In this post-crisis period, China’s leaders have to face three daunting challenges in their management of the economy: First, they need to maintain stable economic growth if they are to avoid a crisis. Second, they need to create more, and better, jobs to avoid a social crisis. Third, they must pursue financial soundness to avoid a financial crisis. All three goals are all very important, but what might happen should they clash?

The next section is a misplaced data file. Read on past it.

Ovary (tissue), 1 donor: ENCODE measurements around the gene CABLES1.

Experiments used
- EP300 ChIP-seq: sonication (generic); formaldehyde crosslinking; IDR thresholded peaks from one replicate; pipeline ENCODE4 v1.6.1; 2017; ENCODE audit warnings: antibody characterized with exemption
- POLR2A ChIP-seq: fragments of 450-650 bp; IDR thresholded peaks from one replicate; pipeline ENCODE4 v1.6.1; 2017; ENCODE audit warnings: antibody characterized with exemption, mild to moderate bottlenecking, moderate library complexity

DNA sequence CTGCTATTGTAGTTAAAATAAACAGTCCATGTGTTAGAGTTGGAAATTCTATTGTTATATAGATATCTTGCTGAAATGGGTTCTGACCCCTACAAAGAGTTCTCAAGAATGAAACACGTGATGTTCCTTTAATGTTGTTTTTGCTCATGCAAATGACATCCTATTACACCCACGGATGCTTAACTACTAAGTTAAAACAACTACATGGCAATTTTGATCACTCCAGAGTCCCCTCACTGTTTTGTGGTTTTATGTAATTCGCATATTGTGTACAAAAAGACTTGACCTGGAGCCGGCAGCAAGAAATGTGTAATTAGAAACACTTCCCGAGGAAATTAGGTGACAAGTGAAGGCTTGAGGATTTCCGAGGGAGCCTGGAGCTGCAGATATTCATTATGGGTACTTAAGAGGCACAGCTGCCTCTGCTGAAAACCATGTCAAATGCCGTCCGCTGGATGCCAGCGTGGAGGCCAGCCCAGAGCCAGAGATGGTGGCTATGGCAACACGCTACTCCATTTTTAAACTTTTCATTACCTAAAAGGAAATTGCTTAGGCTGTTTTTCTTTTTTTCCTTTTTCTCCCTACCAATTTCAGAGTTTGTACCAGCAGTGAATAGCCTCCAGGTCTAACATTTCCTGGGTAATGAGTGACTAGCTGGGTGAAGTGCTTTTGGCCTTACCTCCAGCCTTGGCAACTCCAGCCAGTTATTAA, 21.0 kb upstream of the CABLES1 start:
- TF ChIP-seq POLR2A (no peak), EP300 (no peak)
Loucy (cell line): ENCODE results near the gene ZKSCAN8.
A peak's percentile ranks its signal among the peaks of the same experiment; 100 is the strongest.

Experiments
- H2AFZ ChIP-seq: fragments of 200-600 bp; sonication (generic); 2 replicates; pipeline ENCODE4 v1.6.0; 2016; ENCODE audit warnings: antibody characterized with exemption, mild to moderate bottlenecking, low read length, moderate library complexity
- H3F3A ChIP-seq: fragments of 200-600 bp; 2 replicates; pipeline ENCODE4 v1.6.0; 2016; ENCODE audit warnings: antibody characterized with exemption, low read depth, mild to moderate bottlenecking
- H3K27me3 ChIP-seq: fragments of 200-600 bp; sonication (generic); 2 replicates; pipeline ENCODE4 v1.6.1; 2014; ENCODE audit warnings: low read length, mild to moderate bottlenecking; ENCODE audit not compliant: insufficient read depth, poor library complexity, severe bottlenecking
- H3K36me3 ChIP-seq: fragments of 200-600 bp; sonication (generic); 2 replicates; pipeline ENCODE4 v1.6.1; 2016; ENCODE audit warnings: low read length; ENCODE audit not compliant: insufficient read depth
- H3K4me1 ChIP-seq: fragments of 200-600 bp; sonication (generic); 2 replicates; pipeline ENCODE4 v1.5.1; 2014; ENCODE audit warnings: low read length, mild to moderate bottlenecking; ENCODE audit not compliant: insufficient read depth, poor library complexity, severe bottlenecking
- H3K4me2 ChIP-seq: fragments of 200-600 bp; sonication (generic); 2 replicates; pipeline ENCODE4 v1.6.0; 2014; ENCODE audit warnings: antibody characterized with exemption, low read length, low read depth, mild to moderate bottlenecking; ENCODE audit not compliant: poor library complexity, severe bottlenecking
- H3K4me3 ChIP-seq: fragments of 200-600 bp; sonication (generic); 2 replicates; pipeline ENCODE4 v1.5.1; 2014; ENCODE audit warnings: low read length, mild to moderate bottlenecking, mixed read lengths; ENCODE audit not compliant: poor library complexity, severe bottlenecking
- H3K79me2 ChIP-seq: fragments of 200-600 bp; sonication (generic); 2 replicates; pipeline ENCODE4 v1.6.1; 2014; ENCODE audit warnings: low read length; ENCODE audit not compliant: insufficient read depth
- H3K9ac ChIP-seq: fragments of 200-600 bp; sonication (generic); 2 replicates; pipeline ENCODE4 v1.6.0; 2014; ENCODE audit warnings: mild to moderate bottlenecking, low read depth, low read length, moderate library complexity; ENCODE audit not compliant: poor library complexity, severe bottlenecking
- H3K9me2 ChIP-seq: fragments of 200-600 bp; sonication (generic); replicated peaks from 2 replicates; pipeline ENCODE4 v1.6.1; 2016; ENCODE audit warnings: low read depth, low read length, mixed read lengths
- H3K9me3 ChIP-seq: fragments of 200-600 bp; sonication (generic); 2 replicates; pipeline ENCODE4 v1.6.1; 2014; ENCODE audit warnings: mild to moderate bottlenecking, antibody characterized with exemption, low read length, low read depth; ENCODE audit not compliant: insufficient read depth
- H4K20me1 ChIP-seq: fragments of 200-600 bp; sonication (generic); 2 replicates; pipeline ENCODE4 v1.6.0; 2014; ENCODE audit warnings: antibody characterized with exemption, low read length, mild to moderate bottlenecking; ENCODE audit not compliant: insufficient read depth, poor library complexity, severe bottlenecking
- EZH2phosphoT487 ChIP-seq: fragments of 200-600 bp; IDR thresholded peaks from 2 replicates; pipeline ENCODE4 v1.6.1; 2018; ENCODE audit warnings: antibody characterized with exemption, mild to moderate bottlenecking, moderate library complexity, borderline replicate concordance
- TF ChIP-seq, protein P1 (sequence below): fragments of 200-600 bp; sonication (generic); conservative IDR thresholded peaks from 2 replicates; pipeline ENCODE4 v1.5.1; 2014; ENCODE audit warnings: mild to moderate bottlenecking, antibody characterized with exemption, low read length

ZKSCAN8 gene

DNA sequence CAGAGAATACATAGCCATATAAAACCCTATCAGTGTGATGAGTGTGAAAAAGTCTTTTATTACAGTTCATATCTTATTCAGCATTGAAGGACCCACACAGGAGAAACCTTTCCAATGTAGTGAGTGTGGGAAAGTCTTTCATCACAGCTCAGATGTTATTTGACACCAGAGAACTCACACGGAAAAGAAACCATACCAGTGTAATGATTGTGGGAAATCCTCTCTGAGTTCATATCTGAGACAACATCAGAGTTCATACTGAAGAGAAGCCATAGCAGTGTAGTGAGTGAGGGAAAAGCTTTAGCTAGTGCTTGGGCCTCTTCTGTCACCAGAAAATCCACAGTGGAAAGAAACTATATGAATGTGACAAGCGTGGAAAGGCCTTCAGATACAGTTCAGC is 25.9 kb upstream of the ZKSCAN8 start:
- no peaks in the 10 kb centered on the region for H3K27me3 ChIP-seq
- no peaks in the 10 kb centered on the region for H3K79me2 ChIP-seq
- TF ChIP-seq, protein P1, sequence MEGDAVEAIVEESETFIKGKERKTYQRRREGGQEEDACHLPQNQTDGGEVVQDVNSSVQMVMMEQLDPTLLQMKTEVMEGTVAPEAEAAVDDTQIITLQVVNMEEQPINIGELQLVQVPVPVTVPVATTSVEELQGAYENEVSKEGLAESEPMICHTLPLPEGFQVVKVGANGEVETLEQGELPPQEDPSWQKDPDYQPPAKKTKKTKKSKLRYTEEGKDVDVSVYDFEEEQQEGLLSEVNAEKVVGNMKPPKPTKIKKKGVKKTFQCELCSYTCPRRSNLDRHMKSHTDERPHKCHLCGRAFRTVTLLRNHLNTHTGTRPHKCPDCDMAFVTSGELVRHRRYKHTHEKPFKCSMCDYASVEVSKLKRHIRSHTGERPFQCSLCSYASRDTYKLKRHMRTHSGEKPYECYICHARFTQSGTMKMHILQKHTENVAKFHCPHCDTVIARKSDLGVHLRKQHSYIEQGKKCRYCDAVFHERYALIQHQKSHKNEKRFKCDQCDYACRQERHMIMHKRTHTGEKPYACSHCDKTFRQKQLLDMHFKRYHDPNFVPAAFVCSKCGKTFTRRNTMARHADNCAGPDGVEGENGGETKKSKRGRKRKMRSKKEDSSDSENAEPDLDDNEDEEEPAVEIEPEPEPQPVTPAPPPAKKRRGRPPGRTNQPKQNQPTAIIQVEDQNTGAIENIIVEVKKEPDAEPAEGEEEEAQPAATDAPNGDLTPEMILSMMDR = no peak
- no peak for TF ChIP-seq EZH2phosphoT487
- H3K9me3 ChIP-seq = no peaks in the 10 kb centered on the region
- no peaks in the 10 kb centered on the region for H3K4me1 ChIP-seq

If China wants to boost economic growth, then the most effective way is through expansionary fiscal and monetary policies, as in 2008 and 2009. When external demand fell, domestic demand was expanded through government-led fiscal stimuli and credit expansion. In 2011, that policy of stimulus came to a halt when inflationary pressures emerged. But in 2012, the monetary authority took quite a benevolent attitude toward China’s bulging shadow-banking system, and the result is a marked expansion of credit, which is supporting infrastructure-building. This approach will result in a higher GDP in the short term, but with a much greater chance of a painful correction later on. Continued industrialisation and infrastructure-building cannot own their own provide enough job opportunities, and an uncontrolled increase in the supply of credit will fuel a housing bubble and, eventually, inflationary pressures that will see the more rapid accumulation of financial risks. What is more, stimulus policies can also make income distribution more uneven, favouring capital over labour and monopoly sectors over truly competitive ones. Domestic consumption, meanwhile, will be further depressed.